When the Nobel committee announced in October 2011 that year’s recipients of its Peace Prize, it raised to three the number of African women to receive the internationally distinguished award. Two of the three new recipients were from Liberia, Ellen Johnson-Sirleaf and Leymah Gbowee. They thereby joined Wangari Maathai of Kenya, the first African woman to receive the prize in 2004. While Ms. Maathai had been honoured for her work in defence of the environment and human rights, Ms. Johnson-Sirleaf and Ms. Gbowee — together with Tawakkul Karman of Yemen — were cited “for their non-violent struggle for the safety of women and for women’s rights to full participation in peace-building work.”
Wangari Muta Maathai
Wangari Muta Maathai, who died of cancer less than two weeks before her Liberian sisters were similarly honoured, launched the non-governmental Green Belt Movement in 1977 to plant trees, alleviate poverty and end conflict. She mobilized Kenyans, particularly women, to plant more than 30 million trees, and inspired the UN to launch a campaign that has led to the planting of 11 billion trees worldwide.
Ms. Maathai linked social change with political action. In 1992, while protesting corrupt land allocations, she was beaten by thugs and state police. Later, after a change in regime, she won a parliamentary election and became assistant minister of the environment. Following her death, UN Secretary-General Ban Ki-moon called Ms. Maathai “a pioneer in articulating the links between human rights, poverty, environmental protection and security.”
Ellen Johnson-Sirleaf was awarded the Nobel Peace Prize six years after she became Africa's first elected female head of state. With a background as a development economist, she had previously served as a finance minister in Liberia and as the Africa director of the UN Development Programme. In the 1980s she was prominent in opposing the repressive military regime, which forced her into exile. She later returned during a pause in the civil war that began in 1989, ran against Charles Taylor in the 1997 presidential election, and was briefly forced abroad again when Taylor won.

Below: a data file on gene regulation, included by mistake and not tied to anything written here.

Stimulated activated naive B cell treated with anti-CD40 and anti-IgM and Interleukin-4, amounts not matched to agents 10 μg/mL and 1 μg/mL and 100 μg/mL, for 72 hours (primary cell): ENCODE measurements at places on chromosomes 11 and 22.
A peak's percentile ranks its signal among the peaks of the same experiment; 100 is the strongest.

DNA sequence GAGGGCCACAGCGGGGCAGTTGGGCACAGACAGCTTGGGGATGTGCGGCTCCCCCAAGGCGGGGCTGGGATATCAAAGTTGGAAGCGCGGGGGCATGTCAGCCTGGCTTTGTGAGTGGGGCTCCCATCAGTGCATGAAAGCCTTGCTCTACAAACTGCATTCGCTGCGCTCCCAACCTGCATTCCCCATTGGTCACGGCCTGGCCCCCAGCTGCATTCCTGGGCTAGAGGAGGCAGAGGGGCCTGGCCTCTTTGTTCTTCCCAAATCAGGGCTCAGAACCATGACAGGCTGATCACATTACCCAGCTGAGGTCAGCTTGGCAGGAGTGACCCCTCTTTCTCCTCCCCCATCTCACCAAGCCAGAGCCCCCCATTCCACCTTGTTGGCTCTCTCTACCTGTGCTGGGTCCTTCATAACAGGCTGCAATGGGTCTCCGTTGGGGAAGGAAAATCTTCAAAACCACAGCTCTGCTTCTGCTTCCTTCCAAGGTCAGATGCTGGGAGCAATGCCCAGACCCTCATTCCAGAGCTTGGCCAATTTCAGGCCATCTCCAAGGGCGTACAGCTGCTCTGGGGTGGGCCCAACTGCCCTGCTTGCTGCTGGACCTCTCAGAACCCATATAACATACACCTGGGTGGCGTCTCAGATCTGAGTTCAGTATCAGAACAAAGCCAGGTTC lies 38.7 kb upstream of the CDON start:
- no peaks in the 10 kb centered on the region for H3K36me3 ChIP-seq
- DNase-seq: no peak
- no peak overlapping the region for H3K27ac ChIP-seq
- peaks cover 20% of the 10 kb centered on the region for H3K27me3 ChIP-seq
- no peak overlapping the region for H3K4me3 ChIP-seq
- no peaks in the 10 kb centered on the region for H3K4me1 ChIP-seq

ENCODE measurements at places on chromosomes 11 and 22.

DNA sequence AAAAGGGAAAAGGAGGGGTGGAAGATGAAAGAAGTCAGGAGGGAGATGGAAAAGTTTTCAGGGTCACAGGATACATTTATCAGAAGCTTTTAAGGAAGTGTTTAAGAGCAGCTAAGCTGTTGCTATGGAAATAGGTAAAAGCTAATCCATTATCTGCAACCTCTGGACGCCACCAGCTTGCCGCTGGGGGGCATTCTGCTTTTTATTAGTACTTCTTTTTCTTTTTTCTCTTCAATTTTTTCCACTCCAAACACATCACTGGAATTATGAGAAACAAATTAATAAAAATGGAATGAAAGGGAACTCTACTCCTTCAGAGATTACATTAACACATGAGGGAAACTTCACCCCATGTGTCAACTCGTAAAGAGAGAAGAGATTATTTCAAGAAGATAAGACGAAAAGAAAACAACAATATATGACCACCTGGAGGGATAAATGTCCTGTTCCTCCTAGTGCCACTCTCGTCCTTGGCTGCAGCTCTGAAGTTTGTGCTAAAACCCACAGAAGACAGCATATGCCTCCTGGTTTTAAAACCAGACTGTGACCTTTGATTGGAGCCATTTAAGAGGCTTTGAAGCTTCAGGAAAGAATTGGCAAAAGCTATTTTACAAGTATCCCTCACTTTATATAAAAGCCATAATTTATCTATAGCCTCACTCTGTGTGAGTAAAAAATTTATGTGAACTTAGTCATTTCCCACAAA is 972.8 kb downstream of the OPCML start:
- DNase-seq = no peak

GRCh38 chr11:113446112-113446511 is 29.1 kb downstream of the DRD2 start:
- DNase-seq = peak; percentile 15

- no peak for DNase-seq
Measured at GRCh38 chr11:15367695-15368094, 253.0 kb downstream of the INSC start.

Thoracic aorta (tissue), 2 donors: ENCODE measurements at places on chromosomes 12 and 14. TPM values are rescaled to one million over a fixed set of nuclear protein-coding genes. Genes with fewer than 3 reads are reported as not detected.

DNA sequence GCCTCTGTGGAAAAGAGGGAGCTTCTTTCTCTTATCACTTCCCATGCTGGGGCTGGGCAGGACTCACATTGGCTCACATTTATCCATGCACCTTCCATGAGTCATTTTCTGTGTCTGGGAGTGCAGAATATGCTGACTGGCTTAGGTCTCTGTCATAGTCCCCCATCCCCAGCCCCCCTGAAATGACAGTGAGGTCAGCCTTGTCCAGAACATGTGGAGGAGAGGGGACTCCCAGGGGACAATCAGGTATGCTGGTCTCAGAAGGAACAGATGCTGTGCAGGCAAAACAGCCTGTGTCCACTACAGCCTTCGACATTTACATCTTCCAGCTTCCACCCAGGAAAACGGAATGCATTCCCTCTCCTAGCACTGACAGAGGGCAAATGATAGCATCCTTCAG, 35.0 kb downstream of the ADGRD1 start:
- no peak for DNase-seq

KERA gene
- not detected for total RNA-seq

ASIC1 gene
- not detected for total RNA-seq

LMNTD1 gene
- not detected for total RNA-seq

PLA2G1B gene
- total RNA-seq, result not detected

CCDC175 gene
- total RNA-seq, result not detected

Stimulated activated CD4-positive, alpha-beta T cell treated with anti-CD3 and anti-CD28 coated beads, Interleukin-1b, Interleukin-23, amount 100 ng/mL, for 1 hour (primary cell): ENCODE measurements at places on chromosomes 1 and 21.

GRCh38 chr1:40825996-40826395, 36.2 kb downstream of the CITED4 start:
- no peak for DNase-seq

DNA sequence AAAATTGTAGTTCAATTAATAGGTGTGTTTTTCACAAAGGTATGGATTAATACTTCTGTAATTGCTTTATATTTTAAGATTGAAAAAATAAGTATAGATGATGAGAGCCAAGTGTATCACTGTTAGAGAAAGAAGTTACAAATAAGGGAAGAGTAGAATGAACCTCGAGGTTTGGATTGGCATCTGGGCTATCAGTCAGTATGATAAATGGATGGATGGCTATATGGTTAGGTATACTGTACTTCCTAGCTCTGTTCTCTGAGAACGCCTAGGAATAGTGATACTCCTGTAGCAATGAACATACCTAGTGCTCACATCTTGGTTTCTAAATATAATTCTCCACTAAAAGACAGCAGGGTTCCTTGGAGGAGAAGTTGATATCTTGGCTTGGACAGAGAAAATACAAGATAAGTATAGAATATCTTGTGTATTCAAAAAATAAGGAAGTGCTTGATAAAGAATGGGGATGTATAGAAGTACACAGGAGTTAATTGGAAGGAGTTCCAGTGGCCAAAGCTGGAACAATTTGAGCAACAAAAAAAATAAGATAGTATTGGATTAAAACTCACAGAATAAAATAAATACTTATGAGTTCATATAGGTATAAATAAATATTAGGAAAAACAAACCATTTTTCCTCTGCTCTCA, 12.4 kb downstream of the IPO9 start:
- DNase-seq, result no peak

After a peace agreement installed an interim government in 2003, Ms. Johnson-Sirleaf headed the Governance Reform Commission. She then ran for president in 2005, in the first election after 14 years of war, and won. Her tenure focused on overcoming the economic devastation and social tensions left by the war. In November 2011 she was re-elected to a second term.
Leymah Gbowee, born in a central Liberian village in 1972, played a central role in mobilizing Liberian women to oppose the civil war and work for reconciliation. At the height of the fighting in early 2003, she led women in picketing, fasting and praying. Excluded from internationally-sponsored peace negotiations, the women nevertheless pressured the leaders of the warring factions and helped keep the talks going until an agreement was signed.
Trained as a trauma counsellor, Ms. Gbowee has worked with girls and women who were raped during war, including in the Democratic Republic of the Congo. She heads the Ghana-based Women Peace and Security Network. The reception of the Peace Prize by three women in 2011, Ms. Gbowee said, was “a victory for women’s rights everywhere in the world,” as well as “a great tribute” to the pioneering work of Wangari Maathai.